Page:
There has been a lot of chatter about the Mets and Michael Bourn in the past day or so. It breaks down like this:
- John Harper of the Daily News says that he has been told that the Mets have a real interest in Bourn.
- He also reports that the Mets not signing Scott Hairston, who just went to the Cubs, had more to do with playing time than with money, meaning that the Mets do not think they can give enough playing time to Bourn.
- Given that the Mets outfield, currently constructed, is butt, the strong suggestion here is that the Mets plan to get an outfielder who is better than Hairston, which describes Bourn.
- Bourn would cost anyone who signs him a first round pick, as long as it’s not in the top 10. The Mets current first round pick is the 11th. It would have been the tenth, however, if the Pirates had not been granted the 10th pick as compensation for their inability to sign their first round pick this past summer. So, Harper says, the Mets have petitioned the league to protect their 11th pick, surrendering a second round pick instead, in the event they sign a player, like Bourn, who was given a qualifying offer.
So, that adds up to the Mets being in on Bourn, right? Well:
That kind of throws cold water on it.
Still, what is Boras’ price for Bourn at this point? It’s pushing February, and his client, one of the guys most folks assumed would snag top dollar this winter, is unsigned. Could that price be plummeting? It’s hard to imagine that it is given Boras’ track record. But we have seen him do things like agree to deferred money (the Rafael Soriano contract) so maybe he’s willing to be uber creative in order to ensure that Bourn, you know, gets a job.
Anyway, that’s the Michael Bourn-Mets situation right now. It’s hard to imagine the Mets going in on him either because of the money or the draft pick, but throw in both and, boy, it’s even harder. But people are still chirping about it, so it’s worth keeping an eye on.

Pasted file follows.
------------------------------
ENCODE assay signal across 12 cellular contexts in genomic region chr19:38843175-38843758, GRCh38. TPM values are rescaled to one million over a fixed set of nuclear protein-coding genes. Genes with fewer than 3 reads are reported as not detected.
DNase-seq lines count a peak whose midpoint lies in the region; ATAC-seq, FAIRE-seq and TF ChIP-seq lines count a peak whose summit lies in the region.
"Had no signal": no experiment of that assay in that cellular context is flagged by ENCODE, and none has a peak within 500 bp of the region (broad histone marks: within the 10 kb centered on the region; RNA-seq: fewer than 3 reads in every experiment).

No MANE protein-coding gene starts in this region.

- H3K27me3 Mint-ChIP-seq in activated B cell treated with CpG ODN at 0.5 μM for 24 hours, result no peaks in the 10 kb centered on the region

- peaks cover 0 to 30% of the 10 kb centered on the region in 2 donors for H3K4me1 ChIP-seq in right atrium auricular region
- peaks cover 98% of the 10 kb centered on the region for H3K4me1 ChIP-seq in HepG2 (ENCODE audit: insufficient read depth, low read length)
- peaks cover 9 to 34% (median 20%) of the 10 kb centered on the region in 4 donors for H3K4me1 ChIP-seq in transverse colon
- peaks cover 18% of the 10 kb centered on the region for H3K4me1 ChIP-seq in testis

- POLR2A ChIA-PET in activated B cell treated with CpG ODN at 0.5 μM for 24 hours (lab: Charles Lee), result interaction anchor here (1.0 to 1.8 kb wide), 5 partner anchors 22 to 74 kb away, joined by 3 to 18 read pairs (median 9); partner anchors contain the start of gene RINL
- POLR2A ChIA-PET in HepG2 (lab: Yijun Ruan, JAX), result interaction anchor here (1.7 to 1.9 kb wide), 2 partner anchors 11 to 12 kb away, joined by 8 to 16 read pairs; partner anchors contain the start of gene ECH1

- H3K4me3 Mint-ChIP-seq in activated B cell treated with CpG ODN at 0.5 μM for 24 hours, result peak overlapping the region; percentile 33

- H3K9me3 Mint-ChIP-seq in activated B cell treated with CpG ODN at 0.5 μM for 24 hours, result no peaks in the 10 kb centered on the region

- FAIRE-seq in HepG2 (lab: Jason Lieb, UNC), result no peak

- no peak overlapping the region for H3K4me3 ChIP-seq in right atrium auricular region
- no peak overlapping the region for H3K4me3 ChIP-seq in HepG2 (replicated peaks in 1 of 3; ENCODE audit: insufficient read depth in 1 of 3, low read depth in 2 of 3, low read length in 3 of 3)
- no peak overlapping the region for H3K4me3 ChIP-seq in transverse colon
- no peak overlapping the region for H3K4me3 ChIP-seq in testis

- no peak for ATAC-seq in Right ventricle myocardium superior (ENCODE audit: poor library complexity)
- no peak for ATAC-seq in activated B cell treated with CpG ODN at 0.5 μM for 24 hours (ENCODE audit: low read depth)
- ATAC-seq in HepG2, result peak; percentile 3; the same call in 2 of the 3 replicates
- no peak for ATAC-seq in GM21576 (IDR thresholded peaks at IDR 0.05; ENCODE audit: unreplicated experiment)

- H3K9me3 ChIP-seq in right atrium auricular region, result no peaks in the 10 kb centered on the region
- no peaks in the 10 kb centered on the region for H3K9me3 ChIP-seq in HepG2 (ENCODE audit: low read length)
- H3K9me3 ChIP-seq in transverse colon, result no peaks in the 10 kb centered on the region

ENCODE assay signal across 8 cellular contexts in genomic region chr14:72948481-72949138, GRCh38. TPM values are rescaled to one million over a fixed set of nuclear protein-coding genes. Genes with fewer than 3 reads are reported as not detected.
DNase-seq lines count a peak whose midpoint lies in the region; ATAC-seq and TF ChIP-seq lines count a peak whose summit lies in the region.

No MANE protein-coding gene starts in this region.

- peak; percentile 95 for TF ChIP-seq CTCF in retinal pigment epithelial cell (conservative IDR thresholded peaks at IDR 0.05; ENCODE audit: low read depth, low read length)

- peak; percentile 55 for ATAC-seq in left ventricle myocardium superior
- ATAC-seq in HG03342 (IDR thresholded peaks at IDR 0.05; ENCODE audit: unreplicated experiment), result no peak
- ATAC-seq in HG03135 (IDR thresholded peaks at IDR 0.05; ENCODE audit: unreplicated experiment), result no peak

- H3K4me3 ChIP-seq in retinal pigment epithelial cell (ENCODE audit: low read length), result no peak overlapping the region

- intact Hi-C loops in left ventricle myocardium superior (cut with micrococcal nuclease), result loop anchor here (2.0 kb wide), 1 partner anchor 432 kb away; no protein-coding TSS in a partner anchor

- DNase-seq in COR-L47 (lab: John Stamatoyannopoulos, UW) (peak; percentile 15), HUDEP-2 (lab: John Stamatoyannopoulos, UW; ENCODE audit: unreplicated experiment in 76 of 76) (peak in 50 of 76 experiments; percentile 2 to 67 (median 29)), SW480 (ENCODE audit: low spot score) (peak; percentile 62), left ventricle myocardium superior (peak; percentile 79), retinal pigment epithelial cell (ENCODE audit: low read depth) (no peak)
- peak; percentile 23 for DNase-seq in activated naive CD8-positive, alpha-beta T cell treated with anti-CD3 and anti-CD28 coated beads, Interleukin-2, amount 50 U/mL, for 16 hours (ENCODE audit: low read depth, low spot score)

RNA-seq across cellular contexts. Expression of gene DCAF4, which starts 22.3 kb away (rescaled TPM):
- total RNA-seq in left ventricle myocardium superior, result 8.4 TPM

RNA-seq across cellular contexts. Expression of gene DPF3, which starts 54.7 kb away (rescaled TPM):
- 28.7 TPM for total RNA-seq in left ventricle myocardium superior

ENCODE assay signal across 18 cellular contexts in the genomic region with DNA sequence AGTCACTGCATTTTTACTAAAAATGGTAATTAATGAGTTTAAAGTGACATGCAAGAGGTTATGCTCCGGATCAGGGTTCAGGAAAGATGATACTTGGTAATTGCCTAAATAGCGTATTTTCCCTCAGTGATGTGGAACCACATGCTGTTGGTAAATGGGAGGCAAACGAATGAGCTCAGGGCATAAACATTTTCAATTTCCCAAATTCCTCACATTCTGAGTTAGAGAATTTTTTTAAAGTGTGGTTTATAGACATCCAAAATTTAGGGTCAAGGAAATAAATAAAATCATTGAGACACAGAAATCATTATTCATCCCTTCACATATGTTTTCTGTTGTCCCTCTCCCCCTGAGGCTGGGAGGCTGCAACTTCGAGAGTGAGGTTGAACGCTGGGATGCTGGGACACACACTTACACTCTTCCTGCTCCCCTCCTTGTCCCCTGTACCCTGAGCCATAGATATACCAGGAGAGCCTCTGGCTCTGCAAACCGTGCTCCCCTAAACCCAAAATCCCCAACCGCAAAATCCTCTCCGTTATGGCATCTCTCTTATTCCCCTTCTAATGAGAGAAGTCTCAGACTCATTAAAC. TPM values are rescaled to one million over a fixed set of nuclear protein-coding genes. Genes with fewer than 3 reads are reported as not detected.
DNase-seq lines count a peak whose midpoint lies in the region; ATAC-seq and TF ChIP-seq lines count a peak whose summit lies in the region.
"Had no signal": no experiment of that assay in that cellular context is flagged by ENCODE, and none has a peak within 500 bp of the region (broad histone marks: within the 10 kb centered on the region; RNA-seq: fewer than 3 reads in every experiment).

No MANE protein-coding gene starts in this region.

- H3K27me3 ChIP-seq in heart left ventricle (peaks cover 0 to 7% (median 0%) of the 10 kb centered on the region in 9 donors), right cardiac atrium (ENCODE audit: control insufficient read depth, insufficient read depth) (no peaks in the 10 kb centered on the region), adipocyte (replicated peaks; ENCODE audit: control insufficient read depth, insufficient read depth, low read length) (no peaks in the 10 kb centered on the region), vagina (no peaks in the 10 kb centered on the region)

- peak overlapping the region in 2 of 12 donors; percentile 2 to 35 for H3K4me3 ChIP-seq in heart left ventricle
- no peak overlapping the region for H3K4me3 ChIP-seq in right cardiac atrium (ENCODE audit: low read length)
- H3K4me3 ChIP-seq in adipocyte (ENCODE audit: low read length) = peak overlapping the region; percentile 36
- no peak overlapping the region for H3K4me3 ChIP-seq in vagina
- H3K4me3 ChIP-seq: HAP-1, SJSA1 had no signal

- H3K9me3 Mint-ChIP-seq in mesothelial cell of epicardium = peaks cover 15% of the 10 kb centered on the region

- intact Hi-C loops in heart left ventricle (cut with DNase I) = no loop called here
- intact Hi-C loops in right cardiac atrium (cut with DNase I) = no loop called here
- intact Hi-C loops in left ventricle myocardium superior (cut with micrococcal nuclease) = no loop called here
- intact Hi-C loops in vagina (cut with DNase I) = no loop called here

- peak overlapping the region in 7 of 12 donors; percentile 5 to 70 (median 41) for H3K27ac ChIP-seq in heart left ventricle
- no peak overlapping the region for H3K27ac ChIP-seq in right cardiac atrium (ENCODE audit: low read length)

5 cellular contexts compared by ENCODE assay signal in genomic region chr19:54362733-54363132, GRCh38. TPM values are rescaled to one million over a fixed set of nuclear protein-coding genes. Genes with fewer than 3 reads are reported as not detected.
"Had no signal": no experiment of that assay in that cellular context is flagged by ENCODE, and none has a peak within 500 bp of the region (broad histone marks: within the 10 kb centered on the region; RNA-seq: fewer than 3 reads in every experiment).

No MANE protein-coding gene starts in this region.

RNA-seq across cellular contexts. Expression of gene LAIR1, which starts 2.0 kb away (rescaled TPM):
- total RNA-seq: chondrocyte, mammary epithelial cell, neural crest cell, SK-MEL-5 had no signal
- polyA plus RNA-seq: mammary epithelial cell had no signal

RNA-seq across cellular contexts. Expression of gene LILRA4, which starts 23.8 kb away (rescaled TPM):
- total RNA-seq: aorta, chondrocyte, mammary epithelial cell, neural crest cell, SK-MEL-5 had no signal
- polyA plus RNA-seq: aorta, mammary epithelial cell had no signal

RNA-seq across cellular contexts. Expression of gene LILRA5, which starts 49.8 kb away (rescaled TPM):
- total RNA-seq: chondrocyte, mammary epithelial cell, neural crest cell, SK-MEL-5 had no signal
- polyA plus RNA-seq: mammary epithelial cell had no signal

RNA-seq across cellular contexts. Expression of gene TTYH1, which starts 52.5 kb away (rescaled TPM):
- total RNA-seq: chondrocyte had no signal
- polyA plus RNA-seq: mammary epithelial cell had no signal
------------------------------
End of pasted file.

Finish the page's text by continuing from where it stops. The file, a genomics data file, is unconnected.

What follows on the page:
Kurt Suzuki will wear a Braves’ uniform through the 2018 season after signing a one-year, $3.5 million extension with the club on Saturday, per The Athletic’s Ken Rosenthal. Rosenthal adds that the two had been in talks for weeks and Suzuki made it clear that he wanted to remain in Atlanta for the foreseeable future. The team has yet to announce the extension.
Suzuki, 33, initially signed a one-year contract with the Braves back in January. The veteran backstop stepped into a backup role behind starting catcher Tyler Flowers, but still found a way to impress at the plate with a .271/.343/.525 batting line, career-best 18 home runs and an .868 OPS through 287 PA. According to FanGraphs, Suzuki’s 2.2 fWAR makes 2017 his most valuable season since his run with the 2009 Athletics.
It’s a prudent move for the Braves, who would have lost one of their most dynamic second-half hitters to the free agent market this offseason. Entering Saturday, Suzuki is second only to Freddie Freeman with 11 homers and 1.4 fWAR since the All-Star break. His stunning comeback also confirmed the team’s decision to look outside the organization for a backup catcher, rather than turning to fellow veteran Anthony Recker behind the plate.
“On a personal level, this season exceeded my expectations,” Suzuki told reporters on Wednesday. “It’s just one of those things I can’t explain. I put a lot of work in and really didn’t have a job until late January. I got an opportunity here and took advantage of it. It was definitely a good fit.”
Tigers’ outfielder Mikie Mahtook is unlikely to play again this season, club manager Brad Ausmus announced Saturday. Mahtook was diagnosed with a Grade 2 left groin strain following Friday’s series opener against the Twins, when he appeared to injure himself after chasing down Byron Buxton‘s two-RBI double in the fourth.
This is the second time Mahtook has sustained a groin injury over the past month. The 27-year-old exited Friday’s game with a .276/.330/.457 batting line, 12 home runs and a .787 OPS through 379 plate appearances with the team.
With the Tigers out of contention, there’s no reason to trot out Mahtook for the remaining eight games of the regular season. The club has yet to specify a timetable for his return, but there’s no reason to believe he won’t be in fine shape to compete for a starting role next spring.